In April 2010, a lawsuit captioned Stragent, LLC et ano. v. Amazon.com, Inc., et al. was filed in the United States District Court for the Eastern District of Texas against the Company and five other defendants. The complaint alleges, among other things, that Company technology, including the 2E product, infringes a patent assigned to plaintiff SeeSaw Foundation and licensed to plaintiff Stragent LLC, entitled “Method of Providing Data Dictionary-Driven Web-Based Database Applications,” U.S. Patent No. 6,832,226. The complaint seeks monetary damages and interest in an undisclosed amount, and costs, based upon plaintiffs’ patent infringement claims. In May 2010, the Company filed an answer and counterclaims that, among other things, dispute plaintiffs’ claims and seek a declaratory judgment that the Company does not infringe the patent-in-suit and that the patent is invalid. To date, no discovery has commenced in this action. Although the timing and ultimate outcome cannot be determined, the Company believes that the plaintiffs’ claims are unfounded and that the Company has meritorious defenses.

18


 

CA, INC. AND SUBSIDIARIES
NOTES TO THE CONDENSED CONSOLIDATED FINANCIAL STATEMENTS
SEPTEMBER 30, 2010
(unaudited)
In September 2010, a lawsuit captioned Uniloc USA, Inc. et ano. v. National Instruments Corp., et al. was filed in the United States District Court for the Eastern District of Texas against the Company and 10 other defendants. The complaint alleges, among other things, that Company technology, including Internet Security Suite Plus 2010, infringes a patent licensed to plaintiff Uniloc USA, Inc., entitled “System for Software Registration,” U.S. Patent No. 5,490,216. The complaint seeks monetary damages and interest in an undisclosed amount, a temporary, preliminary and permanent injunction against alleged acts of infringement, attorneys’ fees and costs, based upon the plaintiffs’ patent infringement claims. Although the timing and ultimate outcome cannot be determined, the Company believes that the plaintiffs’ claims are unfounded and that the Company has meritorious defenses.
The Company, various subsidiaries, and certain current and former officers have been named as defendants in various other lawsuits and claims arising in the normal course of business. The Company believes that it has meritorious defenses in connection with such lawsuits and claims, and intends to vigorously contest each of them.
In the opinion of the Company’s management based upon information currently available to the Company although the outcome of the matters listed in this Note as well as these other lawsuits and claims is uncertain, the results of pending matters against the Company, either individually or in the aggregate, are not expected to have a material adverse effect on the Company’s financial position, results of operations, or cash flows, although the effect could be material to the Company’s results of operations or cash flows for any interim reporting period.
The Company is obligated to indemnify its officers and directors under certain circumstances to the fullest extent permitted by Delaware law. As a part of that obligation, the Company has advanced and will continue to advance certain attorneys’ fees and expenses incurred by current and former officers and directors in various litigations and investigations arising out of similar allegations, including the litigation described above.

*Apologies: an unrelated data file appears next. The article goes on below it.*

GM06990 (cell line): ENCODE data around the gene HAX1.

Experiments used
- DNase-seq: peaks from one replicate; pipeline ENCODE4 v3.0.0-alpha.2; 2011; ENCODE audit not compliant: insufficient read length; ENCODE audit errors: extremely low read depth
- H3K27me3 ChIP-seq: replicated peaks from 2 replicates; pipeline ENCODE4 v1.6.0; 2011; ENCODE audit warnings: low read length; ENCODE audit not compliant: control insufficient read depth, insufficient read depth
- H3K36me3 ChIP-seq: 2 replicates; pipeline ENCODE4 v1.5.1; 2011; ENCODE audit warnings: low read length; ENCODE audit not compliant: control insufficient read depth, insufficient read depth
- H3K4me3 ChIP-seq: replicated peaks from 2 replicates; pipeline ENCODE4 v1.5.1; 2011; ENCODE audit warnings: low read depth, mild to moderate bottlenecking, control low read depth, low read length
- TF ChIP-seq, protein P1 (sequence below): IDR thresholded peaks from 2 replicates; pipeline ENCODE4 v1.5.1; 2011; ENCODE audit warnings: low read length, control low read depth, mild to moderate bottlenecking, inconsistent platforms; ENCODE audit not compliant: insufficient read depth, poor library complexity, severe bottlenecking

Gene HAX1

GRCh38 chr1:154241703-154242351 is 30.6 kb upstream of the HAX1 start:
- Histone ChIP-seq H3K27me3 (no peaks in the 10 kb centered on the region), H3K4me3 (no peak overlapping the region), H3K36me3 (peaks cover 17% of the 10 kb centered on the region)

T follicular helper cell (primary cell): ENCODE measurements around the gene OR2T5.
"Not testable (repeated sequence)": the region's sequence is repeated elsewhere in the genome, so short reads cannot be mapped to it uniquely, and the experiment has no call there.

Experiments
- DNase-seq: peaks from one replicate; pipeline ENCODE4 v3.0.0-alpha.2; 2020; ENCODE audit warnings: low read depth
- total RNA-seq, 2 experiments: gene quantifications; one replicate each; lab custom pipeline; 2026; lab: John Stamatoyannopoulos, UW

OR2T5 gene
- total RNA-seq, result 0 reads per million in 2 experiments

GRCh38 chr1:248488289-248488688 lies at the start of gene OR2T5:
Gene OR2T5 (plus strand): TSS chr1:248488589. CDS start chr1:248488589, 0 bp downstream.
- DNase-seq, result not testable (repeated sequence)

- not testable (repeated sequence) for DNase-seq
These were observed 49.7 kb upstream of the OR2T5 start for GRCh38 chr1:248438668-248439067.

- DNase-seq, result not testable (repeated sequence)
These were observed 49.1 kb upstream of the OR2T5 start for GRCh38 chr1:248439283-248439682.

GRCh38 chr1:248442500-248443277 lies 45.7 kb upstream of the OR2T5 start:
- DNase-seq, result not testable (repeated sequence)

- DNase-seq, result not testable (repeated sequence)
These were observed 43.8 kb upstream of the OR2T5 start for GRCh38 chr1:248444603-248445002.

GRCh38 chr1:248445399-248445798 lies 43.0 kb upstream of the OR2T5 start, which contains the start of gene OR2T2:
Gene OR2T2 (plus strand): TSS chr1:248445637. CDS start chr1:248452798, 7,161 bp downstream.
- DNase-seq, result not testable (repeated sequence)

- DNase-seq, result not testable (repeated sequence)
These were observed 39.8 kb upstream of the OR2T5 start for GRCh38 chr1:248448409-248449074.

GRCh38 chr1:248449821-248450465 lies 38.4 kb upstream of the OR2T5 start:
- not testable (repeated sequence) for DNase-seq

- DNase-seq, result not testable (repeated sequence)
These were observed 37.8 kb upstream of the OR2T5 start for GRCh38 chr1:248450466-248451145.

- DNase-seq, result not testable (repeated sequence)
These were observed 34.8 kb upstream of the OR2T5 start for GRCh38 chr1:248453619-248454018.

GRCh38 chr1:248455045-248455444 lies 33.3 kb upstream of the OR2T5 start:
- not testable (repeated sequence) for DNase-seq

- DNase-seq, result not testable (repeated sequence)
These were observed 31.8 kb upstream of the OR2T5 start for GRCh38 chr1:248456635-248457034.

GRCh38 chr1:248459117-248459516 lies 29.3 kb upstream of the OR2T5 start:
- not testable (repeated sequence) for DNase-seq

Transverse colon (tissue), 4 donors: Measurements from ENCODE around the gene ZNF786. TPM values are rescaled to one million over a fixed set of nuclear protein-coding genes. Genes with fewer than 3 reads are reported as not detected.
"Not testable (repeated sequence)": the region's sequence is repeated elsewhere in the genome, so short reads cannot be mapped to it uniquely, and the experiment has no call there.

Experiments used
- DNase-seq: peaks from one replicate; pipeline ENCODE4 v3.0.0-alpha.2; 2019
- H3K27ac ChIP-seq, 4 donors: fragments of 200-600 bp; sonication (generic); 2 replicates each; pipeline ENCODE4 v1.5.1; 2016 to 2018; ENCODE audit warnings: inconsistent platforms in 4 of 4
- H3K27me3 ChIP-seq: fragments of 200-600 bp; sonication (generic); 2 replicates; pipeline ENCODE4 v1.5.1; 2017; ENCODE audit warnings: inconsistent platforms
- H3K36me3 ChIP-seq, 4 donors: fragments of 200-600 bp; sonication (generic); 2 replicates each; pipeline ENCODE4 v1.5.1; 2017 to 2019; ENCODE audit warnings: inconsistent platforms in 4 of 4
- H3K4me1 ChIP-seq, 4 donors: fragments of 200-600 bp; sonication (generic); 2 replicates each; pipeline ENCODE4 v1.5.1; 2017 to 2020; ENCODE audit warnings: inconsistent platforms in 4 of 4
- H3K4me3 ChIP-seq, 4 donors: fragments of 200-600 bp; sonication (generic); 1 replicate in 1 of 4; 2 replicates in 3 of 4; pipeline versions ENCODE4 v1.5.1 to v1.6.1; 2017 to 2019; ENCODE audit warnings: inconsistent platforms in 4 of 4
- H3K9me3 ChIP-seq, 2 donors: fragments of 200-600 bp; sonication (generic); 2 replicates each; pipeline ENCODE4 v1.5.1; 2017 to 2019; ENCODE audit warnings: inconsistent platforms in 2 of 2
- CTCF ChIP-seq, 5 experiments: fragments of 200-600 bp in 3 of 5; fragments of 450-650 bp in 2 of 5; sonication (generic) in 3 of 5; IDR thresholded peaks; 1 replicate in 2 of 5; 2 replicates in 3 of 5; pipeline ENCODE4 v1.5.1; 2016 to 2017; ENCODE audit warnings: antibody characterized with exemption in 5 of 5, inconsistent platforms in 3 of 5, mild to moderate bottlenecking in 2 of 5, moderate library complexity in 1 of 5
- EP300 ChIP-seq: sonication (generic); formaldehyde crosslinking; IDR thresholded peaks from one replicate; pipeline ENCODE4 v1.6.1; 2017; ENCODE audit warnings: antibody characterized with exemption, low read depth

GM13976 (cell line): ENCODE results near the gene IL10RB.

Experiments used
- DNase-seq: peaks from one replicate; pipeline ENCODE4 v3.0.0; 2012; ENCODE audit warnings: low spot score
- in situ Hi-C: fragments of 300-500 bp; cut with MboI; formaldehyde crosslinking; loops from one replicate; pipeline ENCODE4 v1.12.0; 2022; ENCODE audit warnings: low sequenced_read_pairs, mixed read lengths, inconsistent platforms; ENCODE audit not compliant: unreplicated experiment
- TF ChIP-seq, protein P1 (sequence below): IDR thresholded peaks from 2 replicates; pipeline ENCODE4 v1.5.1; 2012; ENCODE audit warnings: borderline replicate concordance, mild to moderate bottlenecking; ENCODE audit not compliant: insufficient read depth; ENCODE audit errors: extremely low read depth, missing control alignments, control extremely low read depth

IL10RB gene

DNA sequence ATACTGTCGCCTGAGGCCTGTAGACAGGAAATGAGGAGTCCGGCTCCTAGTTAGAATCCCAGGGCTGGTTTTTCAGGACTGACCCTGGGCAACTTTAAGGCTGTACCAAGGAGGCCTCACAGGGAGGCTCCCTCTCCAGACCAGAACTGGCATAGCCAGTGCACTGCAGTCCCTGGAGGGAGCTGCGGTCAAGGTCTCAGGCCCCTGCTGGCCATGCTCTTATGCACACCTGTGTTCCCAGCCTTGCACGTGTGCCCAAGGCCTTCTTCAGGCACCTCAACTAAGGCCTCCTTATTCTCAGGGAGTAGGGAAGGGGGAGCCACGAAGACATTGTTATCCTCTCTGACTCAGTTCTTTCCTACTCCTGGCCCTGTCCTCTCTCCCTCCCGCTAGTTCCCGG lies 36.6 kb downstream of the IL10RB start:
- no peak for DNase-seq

NOTE K — DEFERRED REVENUE
The components of “Deferred revenue (billed or collected) — current” and “Deferred revenue (billed or collected) — noncurrent” as of September 30, 2010 and March 31, 2010 are as follows:
                 
    September 30,     March 31,  
    2010     2010  
    (in millions)  
Current:
               
Subscription and maintenance
  $ 2,037     $ 2,389  
Professional services
    138       151  
Financing obligations and other
    8       15  
 
           
Total deferred revenue (billed or collected) — current
    2,183       2,555  
 
           
 
Noncurrent:
               
Subscription and maintenance
    924       1,042  
Professional services
    17       24  
Financing obligations and other
    1       2  
 
           
Total deferred revenue (billed or collected) — noncurrent
    942       1,068  
 
           
 
               
Total deferred revenue (billed or collected)
  $ 3,125     $ 3,623  
 
           

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CA, INC. AND SUBSIDIARIES
NOTES TO THE CONDENSED CONSOLIDATED FINANCIAL STATEMENTS
SEPTEMBER 30, 2010
(unaudited)
NOTE L — ACQUISITIONS
The Company’s acquisitions during the first half of fiscal year 2011 were considered immaterial, both individually and in the aggregate, compared with the results of the Company’s operations. Therefore, purchase accounting information and pro-forma disclosure are not presented.
The following represents the aggregate allocation of the purchase price and estimated useful lives to the acquired net assets of Nimsoft AS (Nimsoft), 3Tera, Inc. (3Tera) and Oblicore, Inc. (Oblicore), which were acquired during fiscal year 2010. The increase in the revision of the values assigned to purchased software from the original amounts reported for fiscal year 2010 was approximately $54 million. The amortization effects were immaterial. During the first six months of fiscal year 2011, the Company finalized the purchase price allocation for 3Tera and Oblicore. The Company expects to finalize the purchase price allocation for Nimsoft in the third quarter of fiscal year 2011. Any revisions are not expected to be material. The revised purchase price allocation for Nimsoft, 3Tera and Oblicore is as follows:
             
            Estimated
(dollars in millions)   Amount   Useful Life
 
Finite-lived intangible assets (1)
  $ 46     5-6 years
Purchased software
    319     10 years
Goodwill
    117     Indefinite